19. 19. ELECTROLYTIC POLISHING 1. Electrolyte 2. Cathode 3. Workpiece to polish (Anode) 4. Particle moving from the workpiece to the cathode 5. Surface before polishing 6. Surface after polishing Principle Machine
  20. 20. ETCHING ▪ ETCHING is used in metallography primarily to reveal the microstructure of a specimen under the optical microscope ▪ It is procedure for achieving contrast in the microstructure ▪ Nondestructive Etching is a type of etching which do not alter the surface of the microsection ▪ Optical Etching uses special illumination techniques to obtain contrast ▪ These optical etching techniques are dark-field illumination, polarized light microscopy, phase contrast microscopy, and differential interference contrast
  21. 21. ETCHING ▪ Destructive Etching induces surface damages. They are classified as 1. Electrochemical (Chemical) Etching ▪ Chemical etching ▪ Oldest and most commonly applied technique ▪ Etchant reacts with the specimen without the use of an external current supply ▪ Etching proceeds by selective dissolution according to the electrochemical characteristics of the constituents ▪ Proper selection of etchant and etching time is the most important criteria which are determined experimentally and is given by ASTM E407 (Standard Practice for Microetching Metals and Alloys) ▪ Microstructure obtained is decided by etchant and etching time
  22. 22. Behavior of different etchants on microstructure Low carbon steel Etched with 2% Nital Etched with 4% Picral Etched with Beraha’s reagent
  23. 23. SOME COMMONLY USED ETCHANTS NAME COMPOSITION USE Nital 2 mL HNO3 and 98 mL ethanol or methanol For carbon steels; gives maximum contrast between pearlite and a ferrite or cementite network Picral 4 g picric acid, 100 mL ethanol or methanol For all grades of carbon steels Beraha's reagent 3 g K2S2O5, 10 g Na2S2O3, and 100 mL H2O Colours ferrite grains Aqua regia 3 parts HCl + 1 part HNO3 Used with austenitic grades to reveal grain structure, outline ferrite and σ phase Glyceregia 3 parts glycerol, 2-5 parts HCl, 1 part HNO3 Popular etch for all stainless grades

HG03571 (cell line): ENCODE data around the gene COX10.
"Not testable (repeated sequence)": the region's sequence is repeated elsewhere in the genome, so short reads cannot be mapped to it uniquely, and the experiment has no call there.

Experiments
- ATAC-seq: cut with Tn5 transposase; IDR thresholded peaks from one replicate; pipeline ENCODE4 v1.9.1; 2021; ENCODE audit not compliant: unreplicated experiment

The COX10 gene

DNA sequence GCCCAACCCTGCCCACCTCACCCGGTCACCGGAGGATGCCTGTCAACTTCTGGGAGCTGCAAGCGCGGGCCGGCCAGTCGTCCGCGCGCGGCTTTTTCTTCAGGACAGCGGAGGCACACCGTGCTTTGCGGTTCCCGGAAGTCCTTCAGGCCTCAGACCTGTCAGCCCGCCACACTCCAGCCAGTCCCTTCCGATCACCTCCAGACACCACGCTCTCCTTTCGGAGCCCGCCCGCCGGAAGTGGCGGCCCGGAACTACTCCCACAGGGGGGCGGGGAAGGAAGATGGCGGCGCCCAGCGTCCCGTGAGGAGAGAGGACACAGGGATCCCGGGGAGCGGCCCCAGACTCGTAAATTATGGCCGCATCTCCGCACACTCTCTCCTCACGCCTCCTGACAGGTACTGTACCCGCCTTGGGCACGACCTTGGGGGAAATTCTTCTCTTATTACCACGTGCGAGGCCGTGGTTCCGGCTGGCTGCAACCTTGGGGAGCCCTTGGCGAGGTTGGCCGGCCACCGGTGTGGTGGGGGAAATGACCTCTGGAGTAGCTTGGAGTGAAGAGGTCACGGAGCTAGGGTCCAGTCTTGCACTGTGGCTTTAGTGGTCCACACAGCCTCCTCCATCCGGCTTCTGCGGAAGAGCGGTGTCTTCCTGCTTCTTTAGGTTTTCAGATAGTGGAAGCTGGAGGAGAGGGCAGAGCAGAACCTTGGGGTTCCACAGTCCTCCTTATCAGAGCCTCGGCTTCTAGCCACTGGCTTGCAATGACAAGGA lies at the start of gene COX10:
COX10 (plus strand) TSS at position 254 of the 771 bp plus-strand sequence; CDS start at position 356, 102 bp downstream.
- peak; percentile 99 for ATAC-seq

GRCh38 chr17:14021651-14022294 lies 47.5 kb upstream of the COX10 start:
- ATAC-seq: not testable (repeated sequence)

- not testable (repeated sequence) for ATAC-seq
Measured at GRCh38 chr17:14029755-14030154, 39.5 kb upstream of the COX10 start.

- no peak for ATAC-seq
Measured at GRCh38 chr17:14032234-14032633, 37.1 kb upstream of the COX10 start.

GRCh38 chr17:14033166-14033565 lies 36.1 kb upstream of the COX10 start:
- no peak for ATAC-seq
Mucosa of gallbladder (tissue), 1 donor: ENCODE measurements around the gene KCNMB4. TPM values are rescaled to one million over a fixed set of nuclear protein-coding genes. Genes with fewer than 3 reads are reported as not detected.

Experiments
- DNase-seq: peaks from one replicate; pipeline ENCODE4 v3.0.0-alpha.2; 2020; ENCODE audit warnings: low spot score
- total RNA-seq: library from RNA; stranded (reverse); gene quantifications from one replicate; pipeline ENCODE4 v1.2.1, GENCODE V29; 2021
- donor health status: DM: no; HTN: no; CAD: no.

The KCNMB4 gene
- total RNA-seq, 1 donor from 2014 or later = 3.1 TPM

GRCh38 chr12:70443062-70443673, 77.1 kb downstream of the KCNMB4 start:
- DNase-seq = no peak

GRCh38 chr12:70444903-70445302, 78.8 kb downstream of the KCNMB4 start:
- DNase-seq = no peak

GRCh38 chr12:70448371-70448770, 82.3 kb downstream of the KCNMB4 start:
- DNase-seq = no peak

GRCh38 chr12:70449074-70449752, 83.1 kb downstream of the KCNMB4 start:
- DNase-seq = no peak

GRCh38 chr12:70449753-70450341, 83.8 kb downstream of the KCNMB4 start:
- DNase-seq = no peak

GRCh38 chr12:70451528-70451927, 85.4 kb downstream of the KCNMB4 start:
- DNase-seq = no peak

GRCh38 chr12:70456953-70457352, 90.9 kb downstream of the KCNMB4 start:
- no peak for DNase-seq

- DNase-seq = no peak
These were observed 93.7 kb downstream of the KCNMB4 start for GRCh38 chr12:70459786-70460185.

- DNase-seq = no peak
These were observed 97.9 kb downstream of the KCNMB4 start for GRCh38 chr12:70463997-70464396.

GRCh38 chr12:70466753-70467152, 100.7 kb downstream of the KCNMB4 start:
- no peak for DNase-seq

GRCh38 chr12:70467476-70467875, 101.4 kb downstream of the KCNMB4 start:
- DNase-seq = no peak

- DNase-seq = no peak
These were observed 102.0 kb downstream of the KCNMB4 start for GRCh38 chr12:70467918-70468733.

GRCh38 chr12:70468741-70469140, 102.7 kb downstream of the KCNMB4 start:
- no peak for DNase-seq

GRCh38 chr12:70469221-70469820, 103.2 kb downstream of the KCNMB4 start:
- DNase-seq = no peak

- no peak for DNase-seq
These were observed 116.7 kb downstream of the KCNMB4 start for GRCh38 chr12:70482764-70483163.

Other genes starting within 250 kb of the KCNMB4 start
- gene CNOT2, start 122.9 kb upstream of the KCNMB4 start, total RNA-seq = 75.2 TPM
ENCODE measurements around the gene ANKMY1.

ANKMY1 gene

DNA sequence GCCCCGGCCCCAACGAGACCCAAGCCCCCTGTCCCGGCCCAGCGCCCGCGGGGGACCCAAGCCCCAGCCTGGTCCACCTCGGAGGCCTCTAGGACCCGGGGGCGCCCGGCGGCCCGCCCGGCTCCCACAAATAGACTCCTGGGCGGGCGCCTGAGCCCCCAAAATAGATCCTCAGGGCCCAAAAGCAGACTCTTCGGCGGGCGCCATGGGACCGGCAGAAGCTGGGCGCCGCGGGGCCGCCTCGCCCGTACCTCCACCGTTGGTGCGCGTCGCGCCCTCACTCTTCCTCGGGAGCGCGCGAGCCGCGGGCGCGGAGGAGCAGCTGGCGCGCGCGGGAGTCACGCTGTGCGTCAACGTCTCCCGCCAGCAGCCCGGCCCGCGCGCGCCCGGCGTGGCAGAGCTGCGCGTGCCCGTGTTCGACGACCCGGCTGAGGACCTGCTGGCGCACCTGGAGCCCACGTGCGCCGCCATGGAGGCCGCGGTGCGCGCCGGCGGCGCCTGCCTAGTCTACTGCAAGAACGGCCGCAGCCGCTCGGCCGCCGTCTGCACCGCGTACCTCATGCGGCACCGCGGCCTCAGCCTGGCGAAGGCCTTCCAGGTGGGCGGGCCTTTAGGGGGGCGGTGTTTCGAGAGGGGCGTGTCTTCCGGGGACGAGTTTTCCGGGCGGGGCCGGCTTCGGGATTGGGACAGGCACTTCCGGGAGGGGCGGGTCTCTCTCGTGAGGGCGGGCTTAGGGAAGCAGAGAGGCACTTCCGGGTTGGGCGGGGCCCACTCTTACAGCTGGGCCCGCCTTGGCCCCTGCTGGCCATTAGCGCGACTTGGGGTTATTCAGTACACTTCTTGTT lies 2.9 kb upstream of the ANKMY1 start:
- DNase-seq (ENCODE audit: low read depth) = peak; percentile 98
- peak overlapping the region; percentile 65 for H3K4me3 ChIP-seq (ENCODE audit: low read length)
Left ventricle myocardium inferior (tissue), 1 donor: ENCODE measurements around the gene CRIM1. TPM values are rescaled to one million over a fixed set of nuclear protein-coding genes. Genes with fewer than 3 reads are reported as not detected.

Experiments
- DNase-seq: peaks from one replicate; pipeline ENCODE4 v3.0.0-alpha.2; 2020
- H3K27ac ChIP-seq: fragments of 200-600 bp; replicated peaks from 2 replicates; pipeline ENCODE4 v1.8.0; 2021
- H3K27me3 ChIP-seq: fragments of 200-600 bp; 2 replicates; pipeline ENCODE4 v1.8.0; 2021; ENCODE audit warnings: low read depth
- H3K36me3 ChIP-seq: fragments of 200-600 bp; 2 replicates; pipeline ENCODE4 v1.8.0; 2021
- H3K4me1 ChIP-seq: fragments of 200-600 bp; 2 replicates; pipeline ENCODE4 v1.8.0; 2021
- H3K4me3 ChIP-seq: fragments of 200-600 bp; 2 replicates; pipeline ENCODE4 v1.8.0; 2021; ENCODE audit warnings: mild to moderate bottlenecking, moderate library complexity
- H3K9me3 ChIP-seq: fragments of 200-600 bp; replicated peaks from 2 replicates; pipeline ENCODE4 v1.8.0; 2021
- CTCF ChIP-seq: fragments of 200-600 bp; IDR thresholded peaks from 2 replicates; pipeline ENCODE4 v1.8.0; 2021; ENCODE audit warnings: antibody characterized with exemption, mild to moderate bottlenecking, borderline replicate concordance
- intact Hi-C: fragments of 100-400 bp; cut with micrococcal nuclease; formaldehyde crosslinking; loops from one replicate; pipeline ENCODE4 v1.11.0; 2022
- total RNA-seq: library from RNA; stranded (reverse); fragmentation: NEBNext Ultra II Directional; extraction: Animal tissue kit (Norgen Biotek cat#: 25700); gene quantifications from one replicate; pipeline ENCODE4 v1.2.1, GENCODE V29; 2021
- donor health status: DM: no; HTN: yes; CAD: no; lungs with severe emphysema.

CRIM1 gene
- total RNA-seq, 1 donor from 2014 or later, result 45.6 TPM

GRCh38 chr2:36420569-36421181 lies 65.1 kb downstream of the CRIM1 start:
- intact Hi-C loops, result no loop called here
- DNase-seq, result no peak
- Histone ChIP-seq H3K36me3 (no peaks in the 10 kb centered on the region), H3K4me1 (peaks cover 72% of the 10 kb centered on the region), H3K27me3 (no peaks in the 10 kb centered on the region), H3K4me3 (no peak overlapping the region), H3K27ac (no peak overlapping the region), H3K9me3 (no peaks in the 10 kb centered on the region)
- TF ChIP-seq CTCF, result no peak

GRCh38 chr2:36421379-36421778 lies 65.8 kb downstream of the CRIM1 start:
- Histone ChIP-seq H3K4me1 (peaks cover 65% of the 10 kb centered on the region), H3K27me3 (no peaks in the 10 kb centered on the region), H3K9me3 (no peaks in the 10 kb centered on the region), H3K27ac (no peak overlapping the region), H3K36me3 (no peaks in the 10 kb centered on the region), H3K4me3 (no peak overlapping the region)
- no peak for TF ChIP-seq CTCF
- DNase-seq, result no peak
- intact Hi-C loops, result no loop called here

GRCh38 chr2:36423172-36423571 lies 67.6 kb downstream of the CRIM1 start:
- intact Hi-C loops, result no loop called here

24. 24. ▪ Heat Tinting ▪ The polished specimen is heated in an oxidizing atmosphere ▪ Coloration of the surface takes place at different rates according to the reaction characteristics of different elements ▪ The observed interference colours allow the differentiation of phases and grains ▪ Electrolytic Etching ▪ In electrolytic (anodic) etching, electrical potential is applied to the specimen using an external circuit ▪ During electrolytic etching, positive metal ions leave the specimen surface and diffuse into the electrolyte ▪ Voltage is reduced to approximately one tenth the potential required for electropolishing and then continuing electrolysis for a few seconds Electrochemical (Chemical) Etching cont.
  25. 25. Basic laboratory setup for electrolytic etchingMicrograph produced by Heat Tinting etching
  26. 26. 2. Physical etching ▪ leaves the surface free of chemical residues and offers advantages where electrochemical etching is difficult ▪ Ion etching and thermal etching are two types of physical etching ▪ Ion etching ▪ Ion etching, or cathodic vacuum etching, produces structural contrast by selective removal of atoms from the specimen surface ▪ Done by using high energy ions, such as argon, accelerated by voltages of 1 to10 kV. Individual atoms are removed at various rates, depending on their atomic number, their bonding state, and the crystal orientation of the individual grains ETCHING
  27. 27. ▪ Thermal etching ▪ used in high-temperature microscopy and to etch polished surfaces of ceramic materials ▪ Thermal etching is also partially based on atoms leaving the material surface as a result of additional energy obtained by heating Physical Etching cont.
  28. 28. Microstructure of the ZnO, after thermal etching at 1150 °C, for 1 h, in airSchematic of ion etching process
  29. 29. REFERENCE ▪ ASM Metals Hand Book, 9th edn, Vol 9, Metallography and Microstructures, ASM, Metals Park, (1983),